I will always reckon that if I could have got through just one more over in our second innings, then we might still have won,” writes Ricky Ponting in his book Captain's Diary 2008, on the Perth Test during India's Oz tour of 2008. “Tall, lean, ultra-impressive Ishant Sharma, playing just his fourth Test and still eight-and-a-half months short of his 20th birthday, had bowled an awesome spell to me: seven overs when he was fast, aggressive and relentless, where I never felt as if I was truly 'in'.”
Ponting was determined not to let India make history—a team from the subcontinent beating Australia at Perth. Ishant was bowling well but not getting the breakthrough. Skipper Anil Kumble decided to take him off, but opener Virender Sehwag insisted that the rookie from his home side Delhi be given another over.
“But even with his (Ishant's) heroics, we were 2-117 seeking 413, I was 45 not out, Mike Hussey was 26 not out and I sensed Sharma was about to be taken off. However, Kumble gave his teenage quick one more over,” writes Ponting.
Punter nicked the first ball of that over to Rahul Dravid at the slips. And that led to the historic Australian collapse.
That “unbelievable spell of bowling” launched Ishant into fast bowling stardom.
Now, after a seven-year roller-coaster ride, his performance during India's recent three-Test tour of Sri Lanka has launched Ishant 2.0. He bowled incisively with pace and control, gave breakthroughs and maintained an impressive economy rate. He also unveiled a new side to himself—the very angry young man. Ishant 2.0 was in sync with skipper Virat Kohli's aggressive approach towards the game.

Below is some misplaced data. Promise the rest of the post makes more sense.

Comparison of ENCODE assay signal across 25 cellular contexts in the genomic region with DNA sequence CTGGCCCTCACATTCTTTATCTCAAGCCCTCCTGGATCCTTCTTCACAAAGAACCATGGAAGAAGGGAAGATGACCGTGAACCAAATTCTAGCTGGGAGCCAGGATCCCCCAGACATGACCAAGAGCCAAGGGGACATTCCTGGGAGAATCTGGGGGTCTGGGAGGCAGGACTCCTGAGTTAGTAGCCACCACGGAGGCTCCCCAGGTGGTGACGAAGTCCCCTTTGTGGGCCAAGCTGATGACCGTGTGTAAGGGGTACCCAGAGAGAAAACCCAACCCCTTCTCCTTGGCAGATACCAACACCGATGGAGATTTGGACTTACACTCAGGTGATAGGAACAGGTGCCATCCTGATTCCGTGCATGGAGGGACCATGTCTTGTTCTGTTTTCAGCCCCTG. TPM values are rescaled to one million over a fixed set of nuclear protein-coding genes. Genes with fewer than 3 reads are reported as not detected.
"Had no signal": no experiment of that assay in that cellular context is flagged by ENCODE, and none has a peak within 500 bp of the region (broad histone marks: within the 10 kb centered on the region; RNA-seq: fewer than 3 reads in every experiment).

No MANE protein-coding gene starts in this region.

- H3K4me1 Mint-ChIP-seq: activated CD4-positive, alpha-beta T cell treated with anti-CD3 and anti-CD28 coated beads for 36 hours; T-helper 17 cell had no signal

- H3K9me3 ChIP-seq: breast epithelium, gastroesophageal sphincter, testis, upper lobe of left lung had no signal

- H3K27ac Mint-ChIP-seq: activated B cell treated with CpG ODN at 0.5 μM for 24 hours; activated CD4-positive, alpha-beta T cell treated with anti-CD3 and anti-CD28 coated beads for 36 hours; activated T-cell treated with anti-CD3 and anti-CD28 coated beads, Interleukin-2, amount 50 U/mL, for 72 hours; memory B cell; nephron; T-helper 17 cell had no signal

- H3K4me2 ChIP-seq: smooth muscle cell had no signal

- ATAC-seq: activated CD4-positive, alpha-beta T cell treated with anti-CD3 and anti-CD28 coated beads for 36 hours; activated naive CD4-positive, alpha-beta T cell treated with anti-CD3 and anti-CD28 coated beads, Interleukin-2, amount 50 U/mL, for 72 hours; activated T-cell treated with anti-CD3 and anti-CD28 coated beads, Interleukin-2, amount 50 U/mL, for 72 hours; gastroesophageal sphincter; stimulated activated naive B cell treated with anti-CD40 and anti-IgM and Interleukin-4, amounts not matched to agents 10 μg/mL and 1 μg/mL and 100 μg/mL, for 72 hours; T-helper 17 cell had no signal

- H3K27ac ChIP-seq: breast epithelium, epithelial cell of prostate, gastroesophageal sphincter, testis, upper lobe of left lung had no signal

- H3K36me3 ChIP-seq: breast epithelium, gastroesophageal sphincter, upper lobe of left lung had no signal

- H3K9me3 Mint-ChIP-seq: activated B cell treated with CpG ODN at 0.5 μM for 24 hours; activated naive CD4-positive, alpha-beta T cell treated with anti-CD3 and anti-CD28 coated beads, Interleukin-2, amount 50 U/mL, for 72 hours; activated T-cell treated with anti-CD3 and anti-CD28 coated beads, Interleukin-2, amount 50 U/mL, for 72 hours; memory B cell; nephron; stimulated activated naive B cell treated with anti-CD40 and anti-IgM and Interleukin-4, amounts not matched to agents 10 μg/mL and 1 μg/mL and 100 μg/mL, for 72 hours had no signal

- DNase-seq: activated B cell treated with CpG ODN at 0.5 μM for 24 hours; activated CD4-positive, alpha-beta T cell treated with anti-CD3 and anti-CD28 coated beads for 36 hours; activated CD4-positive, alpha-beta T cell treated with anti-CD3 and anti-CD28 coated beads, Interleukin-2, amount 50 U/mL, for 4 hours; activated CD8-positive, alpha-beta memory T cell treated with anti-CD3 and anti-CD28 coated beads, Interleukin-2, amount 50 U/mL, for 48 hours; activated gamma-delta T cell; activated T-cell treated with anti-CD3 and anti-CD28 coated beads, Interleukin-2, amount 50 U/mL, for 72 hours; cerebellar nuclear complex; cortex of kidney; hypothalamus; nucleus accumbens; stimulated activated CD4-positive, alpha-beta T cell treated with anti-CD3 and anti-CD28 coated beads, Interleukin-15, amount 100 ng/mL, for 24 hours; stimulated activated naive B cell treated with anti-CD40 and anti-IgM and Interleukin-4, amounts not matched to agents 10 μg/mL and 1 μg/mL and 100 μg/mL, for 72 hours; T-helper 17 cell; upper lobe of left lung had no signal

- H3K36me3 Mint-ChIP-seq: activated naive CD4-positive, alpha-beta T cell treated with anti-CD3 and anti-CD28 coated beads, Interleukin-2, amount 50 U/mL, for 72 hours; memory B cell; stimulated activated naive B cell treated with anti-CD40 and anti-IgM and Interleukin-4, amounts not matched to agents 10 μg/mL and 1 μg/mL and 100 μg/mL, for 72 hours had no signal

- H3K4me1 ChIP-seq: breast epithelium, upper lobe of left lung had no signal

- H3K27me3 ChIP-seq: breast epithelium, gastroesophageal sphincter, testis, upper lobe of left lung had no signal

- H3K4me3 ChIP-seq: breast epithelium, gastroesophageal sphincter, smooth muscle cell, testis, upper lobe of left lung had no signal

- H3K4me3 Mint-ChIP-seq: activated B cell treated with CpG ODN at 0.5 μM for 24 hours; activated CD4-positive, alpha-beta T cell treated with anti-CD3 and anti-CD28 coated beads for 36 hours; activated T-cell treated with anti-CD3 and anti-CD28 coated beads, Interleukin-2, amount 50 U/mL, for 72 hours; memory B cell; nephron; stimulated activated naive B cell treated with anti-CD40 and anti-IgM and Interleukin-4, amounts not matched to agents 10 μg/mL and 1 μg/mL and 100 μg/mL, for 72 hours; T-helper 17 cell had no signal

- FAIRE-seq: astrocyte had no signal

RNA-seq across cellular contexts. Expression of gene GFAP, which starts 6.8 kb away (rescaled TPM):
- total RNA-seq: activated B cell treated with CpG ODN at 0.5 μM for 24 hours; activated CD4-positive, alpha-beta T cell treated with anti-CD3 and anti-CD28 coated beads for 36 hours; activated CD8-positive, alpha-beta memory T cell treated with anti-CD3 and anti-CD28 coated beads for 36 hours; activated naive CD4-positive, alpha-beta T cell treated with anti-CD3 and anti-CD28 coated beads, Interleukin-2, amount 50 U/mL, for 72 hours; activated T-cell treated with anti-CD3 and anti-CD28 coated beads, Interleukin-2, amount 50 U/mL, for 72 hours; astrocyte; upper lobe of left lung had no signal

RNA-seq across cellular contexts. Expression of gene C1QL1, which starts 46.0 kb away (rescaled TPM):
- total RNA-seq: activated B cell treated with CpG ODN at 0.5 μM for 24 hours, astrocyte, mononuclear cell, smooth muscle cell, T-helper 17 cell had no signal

The series saw him take 13 wickets in three matches at an economy rate of 3.35. On the fifth day of the third Test (his 65th), Ishant became the eighth Indian and fourth pacer—after Kapil Dev, Javagal Srinath and Zaheer Khan—to join the 200-wicket club. His 200th victim was Angelo Mathews, who had scored a century and stood between India and glory.
Ishant's aggression captured the buoyed spirit of Team India, which clinched a Test series (2-1) in Sri Lanka after 22 years. It was India's first overseas series victory in four years and first ever series win on foreign soil after being one-down.
The aggression, however, proved costly for Ishant and the team, as he was handed a one-match suspension for his provocative gestures. Ishant will miss India's first Test against the visiting Proteas in Mohali next month.
But, Kohli gave the thumbs up to the 6.4ft-tall gentle giant's aggro avatar. Commenting on Ishant's on-field spat with Sri Lankan pacer Dhammika Prasad, Kohli said, “Actually, it benefited us in a way, as it fired Ishant up, and he delivered a match-winning performance. ...An angry fast bowler is a captain's delight.”
Former Indian pacer Atul Wassan says he was not worried by Ishant's wild theatrics. “He has been very docile in the past. Now he seems to be bowling well and the confidence is probably making him overtly aggressive,” he says.
Ishant, in fact, has been bowling well and maintaining consistency, something that was eluding the 27-year-old. Last year saw his best performance in terms of figures—38 wickets from 8 Tests—and that included the heroic 7 for 74 against England at Lord's.
However, not all are happy with Ishant's new-found belligerence. Former Indian captain Bishan Singh Bedi calls it a “pathetic display of aggression”.
Ishant's bowling guru Shravan Kumar, too, is upset. He feels Virat's ways are rubbing off on his ward.
“It is good that he [Ishant] got the suspension... sitting out of a match after a comeback, and when he is bowling well, will be a good lesson for him,” says Kumar. “I will speak to him about this when he returns to Delhi.”
As far as most Indian fans are concerned, all that counts is performance. Nothing else matters.